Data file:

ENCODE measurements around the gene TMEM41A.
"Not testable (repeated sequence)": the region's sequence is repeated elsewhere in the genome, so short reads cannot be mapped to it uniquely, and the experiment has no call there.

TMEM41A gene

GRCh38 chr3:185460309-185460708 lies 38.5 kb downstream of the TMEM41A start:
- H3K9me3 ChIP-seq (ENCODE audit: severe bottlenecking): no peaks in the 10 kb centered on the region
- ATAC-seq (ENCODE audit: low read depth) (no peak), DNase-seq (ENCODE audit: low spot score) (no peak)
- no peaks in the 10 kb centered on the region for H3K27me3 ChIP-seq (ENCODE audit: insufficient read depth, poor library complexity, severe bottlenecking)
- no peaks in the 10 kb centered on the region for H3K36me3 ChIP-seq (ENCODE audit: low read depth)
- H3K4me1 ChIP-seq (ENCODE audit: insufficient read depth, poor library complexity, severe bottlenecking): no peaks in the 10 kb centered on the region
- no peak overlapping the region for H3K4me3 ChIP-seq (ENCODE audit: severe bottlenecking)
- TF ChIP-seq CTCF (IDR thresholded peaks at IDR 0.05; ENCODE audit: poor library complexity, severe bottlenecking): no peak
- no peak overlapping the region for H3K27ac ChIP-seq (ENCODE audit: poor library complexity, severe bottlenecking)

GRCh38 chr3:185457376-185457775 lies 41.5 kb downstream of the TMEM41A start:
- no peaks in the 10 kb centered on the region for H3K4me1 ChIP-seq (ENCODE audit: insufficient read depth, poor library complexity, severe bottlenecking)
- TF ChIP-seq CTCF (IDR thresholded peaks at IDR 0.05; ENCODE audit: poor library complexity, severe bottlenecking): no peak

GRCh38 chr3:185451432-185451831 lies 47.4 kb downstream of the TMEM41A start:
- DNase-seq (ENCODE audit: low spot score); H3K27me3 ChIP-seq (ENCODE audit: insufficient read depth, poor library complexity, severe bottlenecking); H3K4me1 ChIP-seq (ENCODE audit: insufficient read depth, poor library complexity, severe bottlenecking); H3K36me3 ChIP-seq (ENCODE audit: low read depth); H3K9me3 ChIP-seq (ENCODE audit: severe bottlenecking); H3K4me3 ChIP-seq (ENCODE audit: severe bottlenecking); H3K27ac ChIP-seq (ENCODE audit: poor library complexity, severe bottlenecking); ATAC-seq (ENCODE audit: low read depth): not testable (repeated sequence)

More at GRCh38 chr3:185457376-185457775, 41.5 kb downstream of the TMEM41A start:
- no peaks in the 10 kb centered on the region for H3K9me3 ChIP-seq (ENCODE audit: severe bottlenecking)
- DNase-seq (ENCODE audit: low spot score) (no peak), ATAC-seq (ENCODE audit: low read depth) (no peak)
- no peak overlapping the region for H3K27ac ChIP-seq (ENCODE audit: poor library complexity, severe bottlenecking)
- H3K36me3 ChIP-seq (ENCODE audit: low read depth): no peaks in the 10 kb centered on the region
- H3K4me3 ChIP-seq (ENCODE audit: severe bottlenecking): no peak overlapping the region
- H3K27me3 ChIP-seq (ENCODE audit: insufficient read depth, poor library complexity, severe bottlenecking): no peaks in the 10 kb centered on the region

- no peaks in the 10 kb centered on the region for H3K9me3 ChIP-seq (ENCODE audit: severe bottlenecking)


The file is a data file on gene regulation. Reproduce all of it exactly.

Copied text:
ENCODE measurements around the gene TMEM41A.
"Not testable (repeated sequence)": the region's sequence is repeated elsewhere in the genome, so short reads cannot be mapped to it uniquely, and the experiment has no call there.

TMEM41A gene

GRCh38 chr3:185460309-185460708 lies 38.5 kb downstream of the TMEM41A start:
- H3K9me3 ChIP-seq (ENCODE audit: severe bottlenecking): no peaks in the 10 kb centered on the region
- ATAC-seq (ENCODE audit: low read depth) (no peak), DNase-seq (ENCODE audit: low spot score) (no peak)
- no peaks in the 10 kb centered on the region for H3K27me3 ChIP-seq (ENCODE audit: insufficient read depth, poor library complexity, severe bottlenecking)
- no peaks in the 10 kb centered on the region for H3K36me3 ChIP-seq (ENCODE audit: low read depth)
- H3K4me1 ChIP-seq (ENCODE audit: insufficient read depth, poor library complexity, severe bottlenecking): no peaks in the 10 kb centered on the region
- no peak overlapping the region for H3K4me3 ChIP-seq (ENCODE audit: severe bottlenecking)
- TF ChIP-seq CTCF (IDR thresholded peaks at IDR 0.05; ENCODE audit: poor library complexity, severe bottlenecking): no peak
- no peak overlapping the region for H3K27ac ChIP-seq (ENCODE audit: poor library complexity, severe bottlenecking)

GRCh38 chr3:185457376-185457775 lies 41.5 kb downstream of the TMEM41A start:
- no peaks in the 10 kb centered on the region for H3K4me1 ChIP-seq (ENCODE audit: insufficient read depth, poor library complexity, severe bottlenecking)
- TF ChIP-seq CTCF (IDR thresholded peaks at IDR 0.05; ENCODE audit: poor library complexity, severe bottlenecking): no peak

GRCh38 chr3:185451432-185451831 lies 47.4 kb downstream of the TMEM41A start:
- DNase-seq (ENCODE audit: low spot score); H3K27me3 ChIP-seq (ENCODE audit: insufficient read depth, poor library complexity, severe bottlenecking); H3K4me1 ChIP-seq (ENCODE audit: insufficient read depth, poor library complexity, severe bottlenecking); H3K36me3 ChIP-seq (ENCODE audit: low read depth); H3K9me3 ChIP-seq (ENCODE audit: severe bottlenecking); H3K4me3 ChIP-seq (ENCODE audit: severe bottlenecking); H3K27ac ChIP-seq (ENCODE audit: poor library complexity, severe bottlenecking); ATAC-seq (ENCODE audit: low read depth): not testable (repeated sequence)

More at GRCh38 chr3:185457376-185457775, 41.5 kb downstream of the TMEM41A start:
- no peaks in the 10 kb centered on the region for H3K9me3 ChIP-seq (ENCODE audit: severe bottlenecking)
- DNase-seq (ENCODE audit: low spot score) (no peak), ATAC-seq (ENCODE audit: low read depth) (no peak)
- no peak overlapping the region for H3K27ac ChIP-seq (ENCODE audit: poor library complexity, severe bottlenecking)
- H3K36me3 ChIP-seq (ENCODE audit: low read depth): no peaks in the 10 kb centered on the region
- H3K4me3 ChIP-seq (ENCODE audit: severe bottlenecking): no peak overlapping the region
- H3K27me3 ChIP-seq (ENCODE audit: insufficient read depth, poor library complexity, severe bottlenecking): no peaks in the 10 kb centered on the region

- no peaks in the 10 kb centered on the region for H3K9me3 ChIP-seq (ENCODE audit: severe bottlenecking)